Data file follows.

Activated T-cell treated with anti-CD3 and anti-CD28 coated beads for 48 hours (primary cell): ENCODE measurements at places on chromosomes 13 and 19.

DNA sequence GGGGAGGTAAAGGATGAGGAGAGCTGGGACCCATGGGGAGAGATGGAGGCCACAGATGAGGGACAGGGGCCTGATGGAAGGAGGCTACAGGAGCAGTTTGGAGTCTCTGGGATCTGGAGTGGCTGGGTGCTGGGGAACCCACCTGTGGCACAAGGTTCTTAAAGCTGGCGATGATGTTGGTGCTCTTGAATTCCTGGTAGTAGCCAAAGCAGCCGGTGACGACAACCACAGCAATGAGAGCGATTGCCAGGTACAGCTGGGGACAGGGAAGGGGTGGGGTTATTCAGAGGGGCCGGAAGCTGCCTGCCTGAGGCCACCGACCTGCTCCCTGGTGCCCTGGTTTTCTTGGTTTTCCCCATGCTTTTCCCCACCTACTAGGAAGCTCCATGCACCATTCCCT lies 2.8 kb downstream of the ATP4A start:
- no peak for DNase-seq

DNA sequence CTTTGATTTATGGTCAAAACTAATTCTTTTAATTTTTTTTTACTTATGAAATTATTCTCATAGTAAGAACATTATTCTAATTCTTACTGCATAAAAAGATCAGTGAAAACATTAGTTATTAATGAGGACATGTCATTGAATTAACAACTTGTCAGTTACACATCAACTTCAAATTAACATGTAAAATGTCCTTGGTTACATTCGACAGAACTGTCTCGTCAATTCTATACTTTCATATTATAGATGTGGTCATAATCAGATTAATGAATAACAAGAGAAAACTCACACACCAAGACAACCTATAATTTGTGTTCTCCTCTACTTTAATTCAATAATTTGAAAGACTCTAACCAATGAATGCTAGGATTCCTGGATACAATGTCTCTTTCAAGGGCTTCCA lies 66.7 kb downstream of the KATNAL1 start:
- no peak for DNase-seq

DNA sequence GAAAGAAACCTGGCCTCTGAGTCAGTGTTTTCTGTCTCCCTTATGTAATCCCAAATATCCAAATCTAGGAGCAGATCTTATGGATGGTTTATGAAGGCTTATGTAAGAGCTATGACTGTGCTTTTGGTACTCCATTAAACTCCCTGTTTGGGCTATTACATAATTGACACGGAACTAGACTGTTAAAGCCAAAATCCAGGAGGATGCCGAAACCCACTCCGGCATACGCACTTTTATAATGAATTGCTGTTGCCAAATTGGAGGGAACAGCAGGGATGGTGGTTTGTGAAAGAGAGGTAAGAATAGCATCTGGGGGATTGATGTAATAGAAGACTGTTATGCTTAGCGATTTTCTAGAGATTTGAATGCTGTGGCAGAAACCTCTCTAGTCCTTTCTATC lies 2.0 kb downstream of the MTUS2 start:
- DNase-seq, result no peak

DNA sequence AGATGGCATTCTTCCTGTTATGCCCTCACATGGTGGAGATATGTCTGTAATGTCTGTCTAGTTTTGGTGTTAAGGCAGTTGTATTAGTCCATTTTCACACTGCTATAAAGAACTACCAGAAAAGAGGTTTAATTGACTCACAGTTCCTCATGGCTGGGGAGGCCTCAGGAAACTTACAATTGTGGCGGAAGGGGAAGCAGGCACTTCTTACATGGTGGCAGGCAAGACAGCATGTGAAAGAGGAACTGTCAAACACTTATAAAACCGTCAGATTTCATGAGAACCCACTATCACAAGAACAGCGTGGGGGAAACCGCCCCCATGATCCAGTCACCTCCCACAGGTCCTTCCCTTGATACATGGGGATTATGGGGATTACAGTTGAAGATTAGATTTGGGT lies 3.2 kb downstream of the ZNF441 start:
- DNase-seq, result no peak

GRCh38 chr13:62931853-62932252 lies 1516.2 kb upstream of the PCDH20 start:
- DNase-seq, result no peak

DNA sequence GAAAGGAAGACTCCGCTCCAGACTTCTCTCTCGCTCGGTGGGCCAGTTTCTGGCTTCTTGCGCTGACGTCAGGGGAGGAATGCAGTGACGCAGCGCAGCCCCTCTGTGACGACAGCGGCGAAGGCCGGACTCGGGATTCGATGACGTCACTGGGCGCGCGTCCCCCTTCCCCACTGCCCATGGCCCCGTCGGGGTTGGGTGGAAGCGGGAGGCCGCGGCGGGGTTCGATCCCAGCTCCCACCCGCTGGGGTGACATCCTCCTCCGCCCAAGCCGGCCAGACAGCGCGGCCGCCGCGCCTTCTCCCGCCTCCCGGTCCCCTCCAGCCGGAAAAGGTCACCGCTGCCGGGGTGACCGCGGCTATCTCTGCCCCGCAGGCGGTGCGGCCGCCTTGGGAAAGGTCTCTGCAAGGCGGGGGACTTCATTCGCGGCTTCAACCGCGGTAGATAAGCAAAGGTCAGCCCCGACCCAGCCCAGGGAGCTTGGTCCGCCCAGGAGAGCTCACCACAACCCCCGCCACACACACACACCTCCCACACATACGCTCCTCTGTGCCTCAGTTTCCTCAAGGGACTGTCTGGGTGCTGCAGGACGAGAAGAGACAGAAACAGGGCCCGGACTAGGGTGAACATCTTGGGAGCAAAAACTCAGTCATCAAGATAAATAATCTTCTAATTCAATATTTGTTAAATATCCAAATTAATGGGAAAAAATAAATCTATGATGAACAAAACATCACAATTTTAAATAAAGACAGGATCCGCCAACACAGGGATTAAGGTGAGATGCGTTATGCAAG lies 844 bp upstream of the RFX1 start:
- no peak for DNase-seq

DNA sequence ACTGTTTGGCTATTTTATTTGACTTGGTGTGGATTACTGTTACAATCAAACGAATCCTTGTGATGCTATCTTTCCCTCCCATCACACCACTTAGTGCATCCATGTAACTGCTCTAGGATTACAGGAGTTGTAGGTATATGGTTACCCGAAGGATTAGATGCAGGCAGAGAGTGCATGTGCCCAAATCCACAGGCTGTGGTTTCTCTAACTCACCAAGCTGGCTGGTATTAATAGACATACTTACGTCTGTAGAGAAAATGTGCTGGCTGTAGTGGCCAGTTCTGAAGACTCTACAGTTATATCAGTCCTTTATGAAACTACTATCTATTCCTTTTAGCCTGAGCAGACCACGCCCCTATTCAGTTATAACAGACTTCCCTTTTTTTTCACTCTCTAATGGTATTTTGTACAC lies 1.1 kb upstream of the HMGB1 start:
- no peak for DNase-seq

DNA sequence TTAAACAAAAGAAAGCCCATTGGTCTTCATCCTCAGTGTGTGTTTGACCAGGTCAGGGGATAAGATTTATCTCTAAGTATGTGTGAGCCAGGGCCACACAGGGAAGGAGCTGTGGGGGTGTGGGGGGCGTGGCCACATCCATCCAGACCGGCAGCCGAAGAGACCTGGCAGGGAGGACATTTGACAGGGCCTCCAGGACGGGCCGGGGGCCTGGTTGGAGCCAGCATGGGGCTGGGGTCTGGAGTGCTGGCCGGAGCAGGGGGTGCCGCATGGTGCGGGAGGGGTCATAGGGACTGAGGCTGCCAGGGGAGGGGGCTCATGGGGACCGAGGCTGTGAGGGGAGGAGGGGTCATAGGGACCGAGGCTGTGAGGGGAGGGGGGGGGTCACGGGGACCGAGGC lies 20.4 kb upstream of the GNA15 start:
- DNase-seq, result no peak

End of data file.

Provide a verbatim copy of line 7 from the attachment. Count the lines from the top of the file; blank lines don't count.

- DNase-seq, result no peak